I promised you frogs at the end of the last post, well you got frogs. Moses and Aaron made these things appear everywhere.
3The river shall swarm with frogs; they shall come up into your palace, into your bedchamber and your bed, and into the houses of your officials and of your people, and into your ovens and your kneading bowls. 4The frogs shall come up on you and on your people and on all your officials.’ ”Bibles, Harper . NRSV Bible with the Apocrypha (p. 145). Zondervan. Kindle Edition.
See? Everywhere. If this happened today, they would be in the rice cooker, the air fryer, the toilet, everywhere. So they made it happen and it was apparently awful. However, the Pharaoh’s magicians were able to do it too, but Pharaoh called upon Moses and Aaron to get rid of the frogs.
I knew I had a problem in this rundown of plagues, but it wasn’t until commenter Classicjason pointed it out. If the magicians could replicate the tricks that Moses performed, why couldn’t they reverse them?
Anyway, back to the story. Pharaoh promised the dynamic duo that he would allow the Israelites go and worship if they would just make these frogs go away. So Moses cries out to God to lose the frogs, and so God strikes them dead everywhere except in the river. So there’s a bunch of frog carcasses laying around and they have to be gathered up and dumped. Oh, by the way, Pharaoh’s heart was hardened again, so they weren’t allowed to go worship.
So, Moses told Aaron to stretch out his staff and strike the dust of the earth. This caused gnats to appear out of the dust and they got everywhere. Pharaoh’s magicians tried this trick and they couldn’t perform it. They told Pharaoh that this was the finger of God, but of course Pharaoh’s heart was hardened so God could show off some more.
And again the same thing with the flies. I mean, really, this is tedious. Pharaoh tells Moses that they can worship within the land, but Moses say that it would be offensive to the Egyptians and they would be stoned (not in that way, potheads). They had to go three days journey from there, but Pharaoh’s heart was hardened again.
Next up: Dead cows, boils, and thunder and hail.
This time Moses threatened that a pestilence will strike the livestock of the Egyptians, but not the livestock of the Israelites. Sure enough, it happened as planned, but hardened heart…yada yada yada. Seriously, I could tell this story in three paragraphs.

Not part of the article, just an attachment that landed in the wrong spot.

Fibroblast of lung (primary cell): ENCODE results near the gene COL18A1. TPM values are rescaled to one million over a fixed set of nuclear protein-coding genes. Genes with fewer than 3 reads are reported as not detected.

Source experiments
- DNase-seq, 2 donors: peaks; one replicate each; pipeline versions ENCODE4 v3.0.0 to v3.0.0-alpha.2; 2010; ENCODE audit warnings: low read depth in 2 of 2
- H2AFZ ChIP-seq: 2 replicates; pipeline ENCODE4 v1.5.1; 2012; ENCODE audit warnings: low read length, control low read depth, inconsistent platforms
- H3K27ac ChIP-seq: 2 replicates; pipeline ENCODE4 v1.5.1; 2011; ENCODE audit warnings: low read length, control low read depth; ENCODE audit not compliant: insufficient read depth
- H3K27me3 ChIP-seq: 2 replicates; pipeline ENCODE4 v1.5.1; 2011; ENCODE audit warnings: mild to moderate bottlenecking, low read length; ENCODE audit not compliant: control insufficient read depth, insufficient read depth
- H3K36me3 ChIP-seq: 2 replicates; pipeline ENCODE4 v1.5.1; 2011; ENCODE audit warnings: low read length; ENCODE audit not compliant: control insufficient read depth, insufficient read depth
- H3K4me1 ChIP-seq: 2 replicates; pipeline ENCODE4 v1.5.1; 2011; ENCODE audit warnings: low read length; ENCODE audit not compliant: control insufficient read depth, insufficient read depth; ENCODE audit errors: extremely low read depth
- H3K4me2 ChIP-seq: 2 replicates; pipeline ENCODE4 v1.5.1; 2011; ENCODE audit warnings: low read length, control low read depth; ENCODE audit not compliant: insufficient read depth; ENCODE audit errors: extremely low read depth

Moses threw some soot from the kiln in front of Pharaoh and caused festering boils on humans and animals throughout the land. The magicians couldn’t stand before Moses because they were afflicted. Hardened heart…no go.
This time Moses told Pharaoh that he was going to make it hail and that he should really move all of his slaves and livestock under cover. Except, didn’t all of the livestock die due to the pestilence at the beginning of this chapter? CONTINUITY, PEOPLE! Anyway, let’s make believe that this story is all made up and what happened earlier doesn’t matter. So, the hail falls and the thunder booms and Pharaoh admits that he sinned and decides to finally, FINALLY let the Israelites go.
PSYCH! Nope, once he saw that the hail and thunder stopped, his heart was hardened again and he reneged. Seriously, this is just a power play for God. Pharaoh admitted that he had sinned, but now God just wants to torture him. Does anyone actually wonder why I don’t believe this book?
Guess what? More plagues because the God of Exodus is written as a sadistic monster. I’m sorry, but Pharaoh already admitted his and let the Israelites go, but God can’t let the opportunity for more torture go to waste.
3So Moses and Aaron went to Pharaoh, and said to him, “Thus says the LORD, the God of the Hebrews, ‘How long will you refuse to humble yourself before me? Let my people go, so that they may worship me…”Bibles, Harper . NRSV Bible with the Apocrypha (p. 149). Zondervan. Kindle Edition.
Pharaoh did humble himself when he admitted his sin, but again, God hardened his heart. Pharaoh’s officials told him to let them go because the land is ruined, but Pharaoh and his heart were not budging. This time around, the brothers of destruction unleashed locusts to pretty much destroy everything that wasn’t destroyed before.
16Pharaoh hurriedly summoned Moses and Aaron and said, “I have sinned against the LORD your God, and against you. 17Do forgive my sin just this once, and pray to the LORD your God that at the least he remove this deadly thing from me.”Bibles, Harper . NRSV Bible with the Apocrypha (p. 150). Zondervan. Kindle Edition.
That seems pretty humble to me, but God doesn’t care. He hardens Pharaoh’s heart because I think he’s having fun. The ninth plague is a shroud of darkness such that the Egyptians cannot see one another or even move from where they are. Again, Pharaoh capitulates, but God has one more, disgusting, heinous atrocity up his sleeve.